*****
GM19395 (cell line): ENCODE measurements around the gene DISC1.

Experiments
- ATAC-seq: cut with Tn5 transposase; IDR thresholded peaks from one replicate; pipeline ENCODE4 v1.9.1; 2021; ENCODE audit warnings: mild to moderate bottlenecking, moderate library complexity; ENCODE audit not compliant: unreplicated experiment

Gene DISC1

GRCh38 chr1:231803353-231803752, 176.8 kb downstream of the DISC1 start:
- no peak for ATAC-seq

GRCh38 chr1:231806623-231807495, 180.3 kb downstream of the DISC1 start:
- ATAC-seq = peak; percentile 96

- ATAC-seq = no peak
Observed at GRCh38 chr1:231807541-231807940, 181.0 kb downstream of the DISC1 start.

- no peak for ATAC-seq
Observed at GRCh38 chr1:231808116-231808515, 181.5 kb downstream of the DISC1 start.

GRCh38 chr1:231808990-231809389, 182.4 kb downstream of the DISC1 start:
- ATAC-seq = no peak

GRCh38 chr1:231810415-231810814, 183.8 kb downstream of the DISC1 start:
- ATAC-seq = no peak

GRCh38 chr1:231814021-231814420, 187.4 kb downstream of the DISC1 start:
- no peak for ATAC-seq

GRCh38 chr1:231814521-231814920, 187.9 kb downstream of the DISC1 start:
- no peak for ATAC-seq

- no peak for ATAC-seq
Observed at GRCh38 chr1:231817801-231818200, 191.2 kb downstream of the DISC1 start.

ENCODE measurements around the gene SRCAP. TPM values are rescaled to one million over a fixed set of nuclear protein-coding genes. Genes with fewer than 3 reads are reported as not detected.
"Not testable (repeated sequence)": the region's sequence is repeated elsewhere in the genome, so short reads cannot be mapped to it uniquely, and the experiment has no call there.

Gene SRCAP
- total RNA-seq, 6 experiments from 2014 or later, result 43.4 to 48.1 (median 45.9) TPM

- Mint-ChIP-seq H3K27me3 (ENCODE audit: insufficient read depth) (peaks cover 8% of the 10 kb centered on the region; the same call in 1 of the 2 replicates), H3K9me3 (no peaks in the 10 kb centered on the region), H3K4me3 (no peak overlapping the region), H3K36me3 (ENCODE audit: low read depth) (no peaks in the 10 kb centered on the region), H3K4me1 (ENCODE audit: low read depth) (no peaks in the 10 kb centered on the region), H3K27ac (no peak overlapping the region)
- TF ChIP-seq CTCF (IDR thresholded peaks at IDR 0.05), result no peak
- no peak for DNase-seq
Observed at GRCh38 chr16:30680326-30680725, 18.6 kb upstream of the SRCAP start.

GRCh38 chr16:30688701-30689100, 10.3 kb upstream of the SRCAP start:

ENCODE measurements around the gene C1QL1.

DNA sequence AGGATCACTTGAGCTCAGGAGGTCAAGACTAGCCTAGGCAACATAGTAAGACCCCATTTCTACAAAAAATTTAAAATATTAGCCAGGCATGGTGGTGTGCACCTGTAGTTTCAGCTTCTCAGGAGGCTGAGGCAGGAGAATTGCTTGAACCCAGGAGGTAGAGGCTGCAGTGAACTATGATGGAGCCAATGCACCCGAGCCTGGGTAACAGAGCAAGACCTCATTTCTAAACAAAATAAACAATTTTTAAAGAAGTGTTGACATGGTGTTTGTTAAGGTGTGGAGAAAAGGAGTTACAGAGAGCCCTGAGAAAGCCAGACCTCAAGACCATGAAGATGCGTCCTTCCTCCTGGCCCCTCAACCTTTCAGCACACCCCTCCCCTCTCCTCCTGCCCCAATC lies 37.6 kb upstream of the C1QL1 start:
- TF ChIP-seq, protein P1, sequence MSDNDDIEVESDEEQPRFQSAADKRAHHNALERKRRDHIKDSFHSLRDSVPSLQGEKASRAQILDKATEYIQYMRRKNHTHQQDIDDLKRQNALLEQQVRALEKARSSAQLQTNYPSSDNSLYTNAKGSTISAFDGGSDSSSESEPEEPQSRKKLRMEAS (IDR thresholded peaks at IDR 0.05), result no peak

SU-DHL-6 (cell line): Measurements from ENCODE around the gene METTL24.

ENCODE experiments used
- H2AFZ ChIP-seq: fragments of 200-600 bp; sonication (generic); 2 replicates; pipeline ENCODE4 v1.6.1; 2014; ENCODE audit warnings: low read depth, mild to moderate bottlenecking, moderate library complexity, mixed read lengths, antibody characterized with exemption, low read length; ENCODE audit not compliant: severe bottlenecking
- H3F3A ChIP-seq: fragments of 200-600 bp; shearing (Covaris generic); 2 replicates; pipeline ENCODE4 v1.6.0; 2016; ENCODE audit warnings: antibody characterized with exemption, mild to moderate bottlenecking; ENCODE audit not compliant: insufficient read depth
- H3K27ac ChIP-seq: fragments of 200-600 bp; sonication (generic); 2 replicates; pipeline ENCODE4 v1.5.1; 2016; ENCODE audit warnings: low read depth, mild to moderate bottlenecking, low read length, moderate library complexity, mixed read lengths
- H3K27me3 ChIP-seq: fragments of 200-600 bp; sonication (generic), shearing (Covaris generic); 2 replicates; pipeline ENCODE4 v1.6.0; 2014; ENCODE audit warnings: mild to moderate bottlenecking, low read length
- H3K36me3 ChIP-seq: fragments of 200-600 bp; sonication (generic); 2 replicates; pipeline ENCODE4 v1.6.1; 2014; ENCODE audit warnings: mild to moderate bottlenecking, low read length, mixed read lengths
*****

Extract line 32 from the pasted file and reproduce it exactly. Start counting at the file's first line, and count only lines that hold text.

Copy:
ENCODE measurements around the gene C1QL1.